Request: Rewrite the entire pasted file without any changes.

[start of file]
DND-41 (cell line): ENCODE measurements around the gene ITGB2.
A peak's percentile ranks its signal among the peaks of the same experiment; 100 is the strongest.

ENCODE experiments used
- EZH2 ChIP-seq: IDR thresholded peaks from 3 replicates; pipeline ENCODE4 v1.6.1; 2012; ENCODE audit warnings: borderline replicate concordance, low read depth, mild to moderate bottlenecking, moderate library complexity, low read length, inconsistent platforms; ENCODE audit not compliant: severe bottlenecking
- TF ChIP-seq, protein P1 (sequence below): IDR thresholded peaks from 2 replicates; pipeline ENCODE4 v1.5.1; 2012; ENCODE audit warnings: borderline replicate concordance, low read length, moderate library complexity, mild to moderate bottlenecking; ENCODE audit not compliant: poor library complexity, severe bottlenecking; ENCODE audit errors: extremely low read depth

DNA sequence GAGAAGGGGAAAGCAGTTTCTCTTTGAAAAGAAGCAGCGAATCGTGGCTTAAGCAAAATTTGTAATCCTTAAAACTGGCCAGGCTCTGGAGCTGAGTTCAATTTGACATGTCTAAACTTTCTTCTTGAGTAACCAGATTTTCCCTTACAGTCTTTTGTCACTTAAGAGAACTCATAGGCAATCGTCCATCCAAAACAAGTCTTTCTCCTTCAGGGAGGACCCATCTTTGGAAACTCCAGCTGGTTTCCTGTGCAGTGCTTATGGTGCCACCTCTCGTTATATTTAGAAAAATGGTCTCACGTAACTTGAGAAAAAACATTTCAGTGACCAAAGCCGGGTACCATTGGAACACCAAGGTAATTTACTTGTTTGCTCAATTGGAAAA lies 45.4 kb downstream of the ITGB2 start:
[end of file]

DND-41 (cell line): ENCODE measurements around the gene ITGB2.
A peak's percentile ranks its signal among the peaks of the same experiment; 100 is the strongest.

ENCODE experiments used
- EZH2 ChIP-seq: IDR thresholded peaks from 3 replicates; pipeline ENCODE4 v1.6.1; 2012; ENCODE audit warnings: borderline replicate concordance, low read depth, mild to moderate bottlenecking, moderate library complexity, low read length, inconsistent platforms; ENCODE audit not compliant: severe bottlenecking
- TF ChIP-seq, protein P1 (sequence below): IDR thresholded peaks from 2 replicates; pipeline ENCODE4 v1.5.1; 2012; ENCODE audit warnings: borderline replicate concordance, low read length, moderate library complexity, mild to moderate bottlenecking; ENCODE audit not compliant: poor library complexity, severe bottlenecking; ENCODE audit errors: extremely low read depth

DNA sequence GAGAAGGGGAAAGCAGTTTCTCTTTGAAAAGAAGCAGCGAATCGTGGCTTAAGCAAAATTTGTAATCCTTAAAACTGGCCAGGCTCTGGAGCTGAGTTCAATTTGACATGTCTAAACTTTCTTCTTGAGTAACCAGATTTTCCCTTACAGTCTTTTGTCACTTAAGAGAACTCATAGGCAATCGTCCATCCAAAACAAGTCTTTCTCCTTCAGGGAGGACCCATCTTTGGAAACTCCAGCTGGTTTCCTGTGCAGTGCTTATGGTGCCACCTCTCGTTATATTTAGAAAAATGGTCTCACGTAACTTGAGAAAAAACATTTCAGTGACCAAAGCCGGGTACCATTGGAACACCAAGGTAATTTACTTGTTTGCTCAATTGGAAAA lies 45.4 kb downstream of the ITGB2 start: